Clarinet Bottom


Bollards are massive posts that were used to tie Titanic to a pier using 4” thick ropes. These bollards, originally located at the stern (back) on the Third Class Poop Deck, broke off and were later recovered from the seabed. Made of cast iron, they were cleaned, desalinated, and stabilized to preserve them. The process took over two years. They weight about 5,000 pounds, which is about the same weight as a walrus or a BMW X5 SAV!



One of two telegraphs that once stood on Titanic’s bridge, these were used to relay engine speed or stop commands to the Engine Room. As soon as Officer William McMaster Murdoch received the ice warning from the Crow’s Nest, he threw the handles to “All Astern” to signal the engine room crew to reverse the engines.



The largest and most significant section of Titanic ever recovered, this 17-ton section of the starboard side hull had fallen away from the Ship. It measures 26’ 6” across and was from C and D Decks. The top portion is on display at TITANIC: The Artifact Exhibition in Las Vegas and was part of the unoccupied cabins C-79 and C-81. The bottom portion, on display at TITANIC: The Artifact Exhibition in Orlando, was a part of the dishwashing and china storage rooms.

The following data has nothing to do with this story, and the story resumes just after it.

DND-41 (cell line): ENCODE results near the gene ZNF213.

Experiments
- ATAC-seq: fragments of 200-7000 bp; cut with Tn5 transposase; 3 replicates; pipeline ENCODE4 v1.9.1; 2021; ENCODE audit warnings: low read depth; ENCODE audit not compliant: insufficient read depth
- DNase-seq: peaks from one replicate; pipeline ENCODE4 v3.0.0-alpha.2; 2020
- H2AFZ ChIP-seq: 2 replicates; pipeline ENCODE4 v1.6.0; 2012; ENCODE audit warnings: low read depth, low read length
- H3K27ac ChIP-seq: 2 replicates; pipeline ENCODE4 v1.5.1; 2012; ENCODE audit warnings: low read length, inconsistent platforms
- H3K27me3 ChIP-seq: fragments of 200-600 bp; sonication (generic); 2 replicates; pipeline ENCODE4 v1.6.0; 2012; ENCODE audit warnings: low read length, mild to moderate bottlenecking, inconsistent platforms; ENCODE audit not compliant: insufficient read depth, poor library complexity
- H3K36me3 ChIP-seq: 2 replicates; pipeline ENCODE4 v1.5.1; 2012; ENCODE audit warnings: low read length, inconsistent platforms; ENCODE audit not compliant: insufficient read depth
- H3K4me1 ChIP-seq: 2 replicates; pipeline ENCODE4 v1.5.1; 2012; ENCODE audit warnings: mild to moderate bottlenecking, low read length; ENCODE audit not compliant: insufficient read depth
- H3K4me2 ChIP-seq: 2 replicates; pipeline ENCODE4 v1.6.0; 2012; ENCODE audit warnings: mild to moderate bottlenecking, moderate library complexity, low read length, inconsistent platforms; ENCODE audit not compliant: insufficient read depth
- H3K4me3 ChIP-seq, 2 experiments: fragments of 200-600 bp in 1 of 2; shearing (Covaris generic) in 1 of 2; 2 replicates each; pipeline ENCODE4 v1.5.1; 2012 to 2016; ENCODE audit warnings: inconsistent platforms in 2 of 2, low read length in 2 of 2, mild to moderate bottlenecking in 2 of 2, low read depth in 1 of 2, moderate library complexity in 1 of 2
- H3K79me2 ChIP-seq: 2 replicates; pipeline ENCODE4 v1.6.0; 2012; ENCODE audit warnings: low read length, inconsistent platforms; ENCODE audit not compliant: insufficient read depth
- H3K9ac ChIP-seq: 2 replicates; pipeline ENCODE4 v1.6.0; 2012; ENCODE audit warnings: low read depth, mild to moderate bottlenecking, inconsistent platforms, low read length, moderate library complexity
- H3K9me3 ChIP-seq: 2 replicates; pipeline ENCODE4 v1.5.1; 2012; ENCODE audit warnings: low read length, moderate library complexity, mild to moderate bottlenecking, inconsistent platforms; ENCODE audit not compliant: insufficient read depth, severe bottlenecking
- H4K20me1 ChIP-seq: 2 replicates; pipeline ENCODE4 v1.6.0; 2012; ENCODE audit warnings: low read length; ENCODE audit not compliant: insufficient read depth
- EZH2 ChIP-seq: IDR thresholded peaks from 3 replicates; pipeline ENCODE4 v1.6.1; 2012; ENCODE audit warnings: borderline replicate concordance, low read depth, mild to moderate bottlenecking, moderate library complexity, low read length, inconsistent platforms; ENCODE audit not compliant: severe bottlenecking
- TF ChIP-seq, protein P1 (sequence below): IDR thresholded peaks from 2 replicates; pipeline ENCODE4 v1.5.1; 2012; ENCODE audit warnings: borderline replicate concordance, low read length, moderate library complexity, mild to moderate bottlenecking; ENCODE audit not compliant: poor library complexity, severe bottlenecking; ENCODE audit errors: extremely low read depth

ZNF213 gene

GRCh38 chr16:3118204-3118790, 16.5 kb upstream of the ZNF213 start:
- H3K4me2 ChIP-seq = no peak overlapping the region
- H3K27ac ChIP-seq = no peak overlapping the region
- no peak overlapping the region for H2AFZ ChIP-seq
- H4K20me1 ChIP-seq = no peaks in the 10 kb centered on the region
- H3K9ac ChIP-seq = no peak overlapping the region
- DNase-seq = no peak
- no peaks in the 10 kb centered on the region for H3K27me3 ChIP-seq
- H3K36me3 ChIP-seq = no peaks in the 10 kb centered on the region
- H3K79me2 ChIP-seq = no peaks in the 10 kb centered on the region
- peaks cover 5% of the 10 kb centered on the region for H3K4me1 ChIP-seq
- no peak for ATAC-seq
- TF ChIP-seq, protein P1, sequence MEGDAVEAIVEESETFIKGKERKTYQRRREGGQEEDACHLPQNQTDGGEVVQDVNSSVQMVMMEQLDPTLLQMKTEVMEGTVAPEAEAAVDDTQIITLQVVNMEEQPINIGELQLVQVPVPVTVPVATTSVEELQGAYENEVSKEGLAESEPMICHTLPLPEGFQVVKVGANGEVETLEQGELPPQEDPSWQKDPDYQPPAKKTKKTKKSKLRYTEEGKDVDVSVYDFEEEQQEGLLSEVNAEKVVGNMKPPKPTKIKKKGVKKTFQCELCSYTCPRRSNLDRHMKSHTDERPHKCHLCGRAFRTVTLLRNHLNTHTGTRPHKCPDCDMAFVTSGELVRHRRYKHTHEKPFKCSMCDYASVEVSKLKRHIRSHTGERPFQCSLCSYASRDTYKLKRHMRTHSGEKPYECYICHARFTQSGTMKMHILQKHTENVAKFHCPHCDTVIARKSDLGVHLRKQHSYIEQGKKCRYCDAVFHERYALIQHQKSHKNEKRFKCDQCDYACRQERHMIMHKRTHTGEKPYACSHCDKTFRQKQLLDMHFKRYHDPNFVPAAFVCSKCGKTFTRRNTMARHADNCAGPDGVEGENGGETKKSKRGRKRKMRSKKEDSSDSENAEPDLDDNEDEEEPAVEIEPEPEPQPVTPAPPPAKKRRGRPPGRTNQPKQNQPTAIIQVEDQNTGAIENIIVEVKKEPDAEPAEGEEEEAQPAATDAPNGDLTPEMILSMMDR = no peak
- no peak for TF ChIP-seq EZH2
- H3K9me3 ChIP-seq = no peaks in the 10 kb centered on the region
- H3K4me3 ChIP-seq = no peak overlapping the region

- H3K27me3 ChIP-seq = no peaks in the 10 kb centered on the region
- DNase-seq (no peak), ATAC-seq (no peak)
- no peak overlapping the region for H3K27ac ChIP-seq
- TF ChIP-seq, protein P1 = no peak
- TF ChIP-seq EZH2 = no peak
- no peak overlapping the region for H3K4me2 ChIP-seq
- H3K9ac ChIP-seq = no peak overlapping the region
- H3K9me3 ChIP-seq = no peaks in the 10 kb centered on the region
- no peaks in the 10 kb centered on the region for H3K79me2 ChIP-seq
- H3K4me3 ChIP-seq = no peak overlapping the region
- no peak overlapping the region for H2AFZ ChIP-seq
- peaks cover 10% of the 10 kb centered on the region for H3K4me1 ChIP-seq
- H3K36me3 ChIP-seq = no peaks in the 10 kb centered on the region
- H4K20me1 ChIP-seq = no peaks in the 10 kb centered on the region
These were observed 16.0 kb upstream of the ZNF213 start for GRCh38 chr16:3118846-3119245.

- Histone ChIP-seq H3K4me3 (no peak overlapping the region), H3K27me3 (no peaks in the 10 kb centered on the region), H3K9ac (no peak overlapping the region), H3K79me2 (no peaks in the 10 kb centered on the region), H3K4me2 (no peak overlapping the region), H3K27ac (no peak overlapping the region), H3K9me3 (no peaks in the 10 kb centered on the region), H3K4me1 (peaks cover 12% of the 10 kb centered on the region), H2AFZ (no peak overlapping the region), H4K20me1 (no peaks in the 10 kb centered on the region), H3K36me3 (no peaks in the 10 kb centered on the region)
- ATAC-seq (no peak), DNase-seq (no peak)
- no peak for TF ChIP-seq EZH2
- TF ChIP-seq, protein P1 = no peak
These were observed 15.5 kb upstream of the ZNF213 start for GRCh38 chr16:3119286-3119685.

RMS Titanic Inc


This wood fragment is part of a Second-Class dining saloon chairback with seat tag #191. Passengers could choose their dining room seat, but once they selected it, they were expected to remain there unless arrangements were made to change location.

Wood Fragment


In total, Titanic was equipped with 20 lifeboats, 14 of them were clinker-built wood lifeboats each lowered by two Welin davits. This piece is the lower half of a turnbuckle used to tighten the chains that secured the lifeboats to the Boat Deck while they were not being used.


Explore more artifacts at discovertitanic.com.